Mentioned many times, the northstar - or shared vision, meaningful purpose, Leitbild, collective dream - is key to make people excited about the change to come, gives them meaning. It is also the anchor and the imagination for what we want to achieve together. Without guidance, agility turns into chaos. The purpose then allows leaders to delegate control; people on the top might - often involuntary - act as bottlenecks. We want to enable the frontline teams to run the show, become nimble and act faster. How to create this purpose? In essence it is created through a collective conversation, which evokes passion that is translated throughout the levels of the organisation.
Achieving the northstar includes creating value for our customers. Structured routines allow teams to discover a clear view on who these customer groups are and what they appreciate most. Delighting customers is how we can create value; let's focus on what makes them excited and experience the improvements. In order to evolve our solutions and come closer to creating value for our customers, we need to develop closely together with them; in small steps, trying out ideas and continuously learning along the way. This journey happens within the frontline teams; these inspirations will strengthen the meaning for the team and the ability to self-organise.
At the core of each team is learning - this brings the individual, the team and the entire ecosystem forward. Experimentation enables continuous learning; and the leaders enable and contribute in this journey. In practical terms this means that we omit mid-term planning. Instead, based on the long-term purpose we can create an immediate path to get there. This keeps the flexibility and adaptability. A typical horizon is three months. Experimentation is one core of agility and can only be successful when the team can act in a self-organising environment and is in control of what they can try out.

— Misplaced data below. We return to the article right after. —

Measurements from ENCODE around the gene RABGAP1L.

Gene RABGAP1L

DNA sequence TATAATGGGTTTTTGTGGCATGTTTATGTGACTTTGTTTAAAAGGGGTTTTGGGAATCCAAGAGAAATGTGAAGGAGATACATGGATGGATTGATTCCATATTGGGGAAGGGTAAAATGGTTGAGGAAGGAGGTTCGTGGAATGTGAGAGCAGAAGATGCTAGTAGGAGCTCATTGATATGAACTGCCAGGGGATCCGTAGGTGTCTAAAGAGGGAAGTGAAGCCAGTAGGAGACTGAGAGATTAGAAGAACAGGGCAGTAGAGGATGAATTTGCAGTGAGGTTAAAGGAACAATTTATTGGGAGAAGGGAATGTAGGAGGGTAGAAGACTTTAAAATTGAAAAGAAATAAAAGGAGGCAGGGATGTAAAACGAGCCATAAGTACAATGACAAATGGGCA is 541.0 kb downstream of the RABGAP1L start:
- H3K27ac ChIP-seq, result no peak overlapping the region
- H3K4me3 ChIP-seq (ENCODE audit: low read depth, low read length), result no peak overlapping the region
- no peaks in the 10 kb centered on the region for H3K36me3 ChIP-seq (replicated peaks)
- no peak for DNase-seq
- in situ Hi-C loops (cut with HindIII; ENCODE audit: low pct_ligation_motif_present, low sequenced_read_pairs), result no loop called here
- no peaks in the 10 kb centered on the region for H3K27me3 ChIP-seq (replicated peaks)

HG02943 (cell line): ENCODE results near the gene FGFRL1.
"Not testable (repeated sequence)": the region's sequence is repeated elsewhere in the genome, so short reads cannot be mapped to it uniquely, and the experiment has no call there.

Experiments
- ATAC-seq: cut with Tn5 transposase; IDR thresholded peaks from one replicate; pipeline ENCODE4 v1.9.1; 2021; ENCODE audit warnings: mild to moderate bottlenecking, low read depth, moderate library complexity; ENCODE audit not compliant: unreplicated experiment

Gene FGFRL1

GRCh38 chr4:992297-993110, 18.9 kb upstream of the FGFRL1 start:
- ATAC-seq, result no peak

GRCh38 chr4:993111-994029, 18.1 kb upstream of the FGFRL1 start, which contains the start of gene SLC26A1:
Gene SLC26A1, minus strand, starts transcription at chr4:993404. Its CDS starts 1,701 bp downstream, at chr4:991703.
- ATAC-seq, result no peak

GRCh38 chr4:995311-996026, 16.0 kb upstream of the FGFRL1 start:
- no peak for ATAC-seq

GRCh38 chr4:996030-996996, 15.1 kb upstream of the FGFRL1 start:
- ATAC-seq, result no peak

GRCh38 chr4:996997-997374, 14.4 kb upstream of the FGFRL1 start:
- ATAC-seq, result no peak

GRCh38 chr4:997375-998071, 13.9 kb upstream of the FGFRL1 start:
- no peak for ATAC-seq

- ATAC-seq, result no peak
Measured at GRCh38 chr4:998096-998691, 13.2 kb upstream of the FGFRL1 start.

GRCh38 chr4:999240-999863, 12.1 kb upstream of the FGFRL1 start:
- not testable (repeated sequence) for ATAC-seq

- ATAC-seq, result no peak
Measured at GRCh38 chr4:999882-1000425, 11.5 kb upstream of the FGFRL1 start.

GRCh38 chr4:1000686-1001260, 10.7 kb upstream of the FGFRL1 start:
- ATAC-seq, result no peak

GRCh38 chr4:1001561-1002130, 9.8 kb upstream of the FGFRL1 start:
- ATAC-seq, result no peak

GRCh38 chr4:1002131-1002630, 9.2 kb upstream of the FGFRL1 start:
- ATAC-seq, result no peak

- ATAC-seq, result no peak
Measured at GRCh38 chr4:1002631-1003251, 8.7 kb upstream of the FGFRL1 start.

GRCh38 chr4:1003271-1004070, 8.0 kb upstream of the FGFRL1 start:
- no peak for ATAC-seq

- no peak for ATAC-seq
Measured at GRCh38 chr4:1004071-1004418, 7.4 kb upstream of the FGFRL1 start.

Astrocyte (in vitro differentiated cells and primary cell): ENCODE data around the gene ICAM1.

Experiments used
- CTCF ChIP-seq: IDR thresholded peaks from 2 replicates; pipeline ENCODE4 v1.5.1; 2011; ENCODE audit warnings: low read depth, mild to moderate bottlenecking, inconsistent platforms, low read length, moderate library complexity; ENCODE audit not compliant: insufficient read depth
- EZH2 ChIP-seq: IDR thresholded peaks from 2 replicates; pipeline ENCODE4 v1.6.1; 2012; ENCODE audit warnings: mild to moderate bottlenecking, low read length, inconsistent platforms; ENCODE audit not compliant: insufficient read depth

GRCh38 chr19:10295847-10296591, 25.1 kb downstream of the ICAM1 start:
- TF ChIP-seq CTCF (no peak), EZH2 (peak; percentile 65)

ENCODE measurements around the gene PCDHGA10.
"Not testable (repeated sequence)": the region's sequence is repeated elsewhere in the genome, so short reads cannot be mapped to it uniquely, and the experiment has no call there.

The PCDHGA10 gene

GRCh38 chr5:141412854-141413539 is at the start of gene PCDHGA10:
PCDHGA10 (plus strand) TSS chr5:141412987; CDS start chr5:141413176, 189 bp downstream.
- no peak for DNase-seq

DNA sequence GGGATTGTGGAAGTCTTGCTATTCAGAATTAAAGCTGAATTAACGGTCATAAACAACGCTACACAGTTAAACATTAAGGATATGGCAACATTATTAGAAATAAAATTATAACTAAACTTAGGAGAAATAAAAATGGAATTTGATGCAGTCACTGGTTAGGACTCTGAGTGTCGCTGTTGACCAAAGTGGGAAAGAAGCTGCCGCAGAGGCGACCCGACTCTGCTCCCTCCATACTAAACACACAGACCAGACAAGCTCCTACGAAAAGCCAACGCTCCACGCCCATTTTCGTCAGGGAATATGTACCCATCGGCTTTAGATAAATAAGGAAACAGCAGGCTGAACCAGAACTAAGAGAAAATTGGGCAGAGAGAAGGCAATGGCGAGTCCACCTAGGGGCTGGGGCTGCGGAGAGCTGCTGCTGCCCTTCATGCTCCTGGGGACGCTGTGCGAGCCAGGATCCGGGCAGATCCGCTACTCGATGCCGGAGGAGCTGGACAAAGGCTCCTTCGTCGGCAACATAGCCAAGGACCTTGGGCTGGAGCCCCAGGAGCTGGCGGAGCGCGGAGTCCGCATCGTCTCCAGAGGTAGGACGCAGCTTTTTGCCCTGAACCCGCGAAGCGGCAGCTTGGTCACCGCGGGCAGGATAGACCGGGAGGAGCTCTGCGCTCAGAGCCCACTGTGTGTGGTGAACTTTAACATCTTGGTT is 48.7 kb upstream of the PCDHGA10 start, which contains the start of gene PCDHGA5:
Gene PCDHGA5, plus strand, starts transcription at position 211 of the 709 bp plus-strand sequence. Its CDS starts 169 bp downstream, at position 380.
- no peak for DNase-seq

Lastly, agile teams work best in an environment that enables self-organisation and cultivates trust; as leaders we can create a platform for success and this requires a place where we can have open conversations, feel safe and build relationships. These teams also need the right capabilities to achieve all of what we have mentioned - the functional and the people skills. Great relationships are based on self-awareness (self-improvement), support for the (self-organising) teams, and clarity for the collaboration (transparency & communication).
In my eyes, agility is not about processes and organisational structures. Change management practices have shown how we can engage with a new leadership style that is universal on all levels of the organisation; a style that is inspiring and enables people to be successful. This is how we can stay adaptive, nimble and jump ahead to new opportunities.
At Hive17 Consulting, we call these the four pillars of the leadership wheel: Leitbild (the guiding imagination), customer value, experimentation and relationships. Each of these include important goals that support success. Though these goals can be contradicting; for example, if the team members have a singular focus on pleasing the customers, then the team spirit might be jeopardised. There is no set of actions that simply improve all four goals at the same time. Therefore, it is important to advance the four pillars in a balanced way. For example, focus on creating value for the customers based on strong team bonds.
Here we shared our view on how we can become more nimble and stronger in times that appear stressful and demanding. Where do you see the key elements of agility and speed in your organisation? What have you observed that makes teams successful in an uncertain and complex environment?
Tim is a change practitioner in the area of innovation and excellence. He is working with teams to accelerate innovation, collaboration and agility.